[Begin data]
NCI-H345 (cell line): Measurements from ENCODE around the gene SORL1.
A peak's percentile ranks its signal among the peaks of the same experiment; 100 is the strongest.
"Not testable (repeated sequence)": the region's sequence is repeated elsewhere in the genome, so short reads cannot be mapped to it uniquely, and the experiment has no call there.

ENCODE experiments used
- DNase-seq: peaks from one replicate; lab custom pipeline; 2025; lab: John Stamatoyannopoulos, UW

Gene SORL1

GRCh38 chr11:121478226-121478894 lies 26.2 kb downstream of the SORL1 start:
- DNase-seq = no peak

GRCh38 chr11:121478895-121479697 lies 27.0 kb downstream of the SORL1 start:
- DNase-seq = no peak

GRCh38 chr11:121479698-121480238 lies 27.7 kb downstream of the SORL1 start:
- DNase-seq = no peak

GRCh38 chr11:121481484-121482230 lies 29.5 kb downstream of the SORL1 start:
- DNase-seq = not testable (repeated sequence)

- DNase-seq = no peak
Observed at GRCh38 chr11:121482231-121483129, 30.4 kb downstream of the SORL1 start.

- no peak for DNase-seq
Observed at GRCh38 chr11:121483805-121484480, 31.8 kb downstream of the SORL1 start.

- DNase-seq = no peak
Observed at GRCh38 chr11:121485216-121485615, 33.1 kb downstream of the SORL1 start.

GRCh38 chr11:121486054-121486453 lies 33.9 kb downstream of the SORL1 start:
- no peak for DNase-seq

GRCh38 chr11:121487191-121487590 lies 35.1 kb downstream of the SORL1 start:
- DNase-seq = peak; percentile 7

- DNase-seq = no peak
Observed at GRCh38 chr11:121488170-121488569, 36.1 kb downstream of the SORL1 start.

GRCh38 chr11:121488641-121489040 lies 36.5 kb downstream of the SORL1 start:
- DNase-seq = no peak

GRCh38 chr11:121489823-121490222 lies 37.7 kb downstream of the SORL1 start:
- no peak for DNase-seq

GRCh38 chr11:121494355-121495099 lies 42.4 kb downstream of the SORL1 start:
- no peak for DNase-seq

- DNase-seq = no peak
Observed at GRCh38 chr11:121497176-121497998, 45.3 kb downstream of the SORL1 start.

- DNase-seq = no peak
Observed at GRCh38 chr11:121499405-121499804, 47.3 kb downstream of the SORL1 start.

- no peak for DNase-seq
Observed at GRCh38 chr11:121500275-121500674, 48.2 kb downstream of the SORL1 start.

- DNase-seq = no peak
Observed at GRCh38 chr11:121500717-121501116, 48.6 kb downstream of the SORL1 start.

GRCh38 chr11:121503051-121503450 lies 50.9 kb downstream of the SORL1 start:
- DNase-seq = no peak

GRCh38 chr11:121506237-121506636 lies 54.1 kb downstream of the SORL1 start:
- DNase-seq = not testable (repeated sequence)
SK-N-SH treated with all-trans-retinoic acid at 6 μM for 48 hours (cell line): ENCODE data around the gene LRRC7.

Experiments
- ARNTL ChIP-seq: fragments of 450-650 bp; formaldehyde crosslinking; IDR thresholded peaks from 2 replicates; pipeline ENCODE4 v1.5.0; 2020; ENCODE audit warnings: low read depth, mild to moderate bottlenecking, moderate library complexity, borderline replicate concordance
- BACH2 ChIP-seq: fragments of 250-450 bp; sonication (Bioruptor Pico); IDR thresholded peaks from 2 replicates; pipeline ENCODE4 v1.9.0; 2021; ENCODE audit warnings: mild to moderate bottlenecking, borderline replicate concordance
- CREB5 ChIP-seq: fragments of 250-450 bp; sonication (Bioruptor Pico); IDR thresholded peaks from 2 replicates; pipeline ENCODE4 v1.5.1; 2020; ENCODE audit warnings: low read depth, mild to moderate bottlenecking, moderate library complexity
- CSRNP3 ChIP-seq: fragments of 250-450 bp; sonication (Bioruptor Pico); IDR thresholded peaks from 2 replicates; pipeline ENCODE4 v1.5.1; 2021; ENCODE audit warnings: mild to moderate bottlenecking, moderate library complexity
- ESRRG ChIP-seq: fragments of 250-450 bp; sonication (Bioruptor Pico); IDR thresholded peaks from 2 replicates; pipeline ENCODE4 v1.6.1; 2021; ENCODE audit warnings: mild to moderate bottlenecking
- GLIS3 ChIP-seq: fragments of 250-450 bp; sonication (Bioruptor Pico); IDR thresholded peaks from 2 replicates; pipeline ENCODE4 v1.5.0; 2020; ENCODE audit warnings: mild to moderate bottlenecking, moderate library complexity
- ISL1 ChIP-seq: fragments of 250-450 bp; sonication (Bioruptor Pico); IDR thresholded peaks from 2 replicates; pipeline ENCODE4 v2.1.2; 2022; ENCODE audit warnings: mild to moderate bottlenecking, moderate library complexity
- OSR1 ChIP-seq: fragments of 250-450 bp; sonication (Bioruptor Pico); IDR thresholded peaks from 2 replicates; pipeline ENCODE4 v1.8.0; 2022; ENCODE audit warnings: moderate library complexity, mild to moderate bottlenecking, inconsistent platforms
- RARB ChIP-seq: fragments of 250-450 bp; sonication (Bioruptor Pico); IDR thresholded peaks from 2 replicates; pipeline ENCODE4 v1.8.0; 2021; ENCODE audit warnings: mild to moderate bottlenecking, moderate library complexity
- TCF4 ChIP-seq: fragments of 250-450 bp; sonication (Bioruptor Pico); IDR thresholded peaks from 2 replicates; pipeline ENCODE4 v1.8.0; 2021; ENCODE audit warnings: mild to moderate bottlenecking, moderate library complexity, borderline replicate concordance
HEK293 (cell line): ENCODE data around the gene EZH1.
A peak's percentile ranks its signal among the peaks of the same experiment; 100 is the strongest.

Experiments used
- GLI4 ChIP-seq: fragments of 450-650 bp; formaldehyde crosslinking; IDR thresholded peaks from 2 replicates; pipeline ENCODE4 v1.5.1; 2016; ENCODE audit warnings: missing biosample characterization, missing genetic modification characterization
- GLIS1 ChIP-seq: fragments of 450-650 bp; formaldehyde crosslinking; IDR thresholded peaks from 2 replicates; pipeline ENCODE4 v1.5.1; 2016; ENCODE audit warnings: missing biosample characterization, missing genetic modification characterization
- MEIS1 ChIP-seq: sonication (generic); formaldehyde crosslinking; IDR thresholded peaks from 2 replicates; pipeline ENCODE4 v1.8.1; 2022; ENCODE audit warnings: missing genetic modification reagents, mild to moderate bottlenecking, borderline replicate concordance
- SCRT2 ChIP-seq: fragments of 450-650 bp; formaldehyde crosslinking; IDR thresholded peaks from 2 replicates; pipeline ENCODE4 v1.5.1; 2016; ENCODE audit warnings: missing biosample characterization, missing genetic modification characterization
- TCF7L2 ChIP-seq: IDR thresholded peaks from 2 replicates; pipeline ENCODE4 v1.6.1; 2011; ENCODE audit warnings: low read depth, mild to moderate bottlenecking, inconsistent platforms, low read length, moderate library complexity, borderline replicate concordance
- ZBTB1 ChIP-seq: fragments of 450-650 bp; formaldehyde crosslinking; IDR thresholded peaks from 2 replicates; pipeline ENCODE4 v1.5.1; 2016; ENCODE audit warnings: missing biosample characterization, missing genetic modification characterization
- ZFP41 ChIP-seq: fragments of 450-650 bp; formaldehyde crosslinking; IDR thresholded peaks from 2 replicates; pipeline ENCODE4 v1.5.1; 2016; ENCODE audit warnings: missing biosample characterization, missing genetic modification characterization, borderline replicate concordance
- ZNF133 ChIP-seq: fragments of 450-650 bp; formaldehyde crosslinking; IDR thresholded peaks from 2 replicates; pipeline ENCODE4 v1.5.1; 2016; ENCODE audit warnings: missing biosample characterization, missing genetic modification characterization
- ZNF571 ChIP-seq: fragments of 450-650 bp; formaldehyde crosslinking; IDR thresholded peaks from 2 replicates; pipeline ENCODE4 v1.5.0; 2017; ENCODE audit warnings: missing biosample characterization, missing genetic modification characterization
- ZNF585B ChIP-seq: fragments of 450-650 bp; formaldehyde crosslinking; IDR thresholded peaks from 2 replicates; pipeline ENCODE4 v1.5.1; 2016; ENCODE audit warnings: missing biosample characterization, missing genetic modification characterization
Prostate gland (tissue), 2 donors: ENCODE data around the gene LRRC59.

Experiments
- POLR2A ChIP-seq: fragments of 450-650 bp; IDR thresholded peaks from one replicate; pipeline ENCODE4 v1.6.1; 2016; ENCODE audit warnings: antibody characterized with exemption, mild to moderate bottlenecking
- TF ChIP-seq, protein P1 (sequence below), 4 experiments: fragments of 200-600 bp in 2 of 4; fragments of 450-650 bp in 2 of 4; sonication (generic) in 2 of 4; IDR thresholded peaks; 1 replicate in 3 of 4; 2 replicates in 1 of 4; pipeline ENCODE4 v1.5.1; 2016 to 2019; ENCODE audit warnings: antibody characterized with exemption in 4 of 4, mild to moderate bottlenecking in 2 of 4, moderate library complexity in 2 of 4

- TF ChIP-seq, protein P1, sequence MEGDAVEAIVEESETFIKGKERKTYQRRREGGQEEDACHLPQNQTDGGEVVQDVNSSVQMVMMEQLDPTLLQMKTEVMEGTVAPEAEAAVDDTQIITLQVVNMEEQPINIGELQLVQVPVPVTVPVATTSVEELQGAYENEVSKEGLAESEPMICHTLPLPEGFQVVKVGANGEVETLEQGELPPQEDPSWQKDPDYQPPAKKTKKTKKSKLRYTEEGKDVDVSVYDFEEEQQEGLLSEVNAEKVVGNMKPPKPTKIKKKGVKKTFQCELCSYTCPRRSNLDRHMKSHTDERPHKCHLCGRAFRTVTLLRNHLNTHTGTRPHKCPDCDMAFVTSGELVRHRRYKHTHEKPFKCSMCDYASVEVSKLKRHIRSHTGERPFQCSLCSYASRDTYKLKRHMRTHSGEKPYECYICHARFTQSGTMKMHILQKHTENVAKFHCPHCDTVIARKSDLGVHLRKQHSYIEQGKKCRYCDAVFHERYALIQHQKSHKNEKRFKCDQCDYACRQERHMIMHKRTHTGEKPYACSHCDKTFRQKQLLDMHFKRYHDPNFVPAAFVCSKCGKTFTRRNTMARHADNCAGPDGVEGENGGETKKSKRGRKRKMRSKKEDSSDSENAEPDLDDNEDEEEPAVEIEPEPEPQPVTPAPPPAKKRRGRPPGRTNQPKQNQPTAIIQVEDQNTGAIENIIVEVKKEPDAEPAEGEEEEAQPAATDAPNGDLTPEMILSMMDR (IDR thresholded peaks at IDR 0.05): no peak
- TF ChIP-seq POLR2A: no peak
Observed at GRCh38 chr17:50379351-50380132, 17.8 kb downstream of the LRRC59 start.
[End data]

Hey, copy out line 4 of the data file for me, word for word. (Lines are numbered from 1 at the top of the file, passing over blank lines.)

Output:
ENCODE experiments used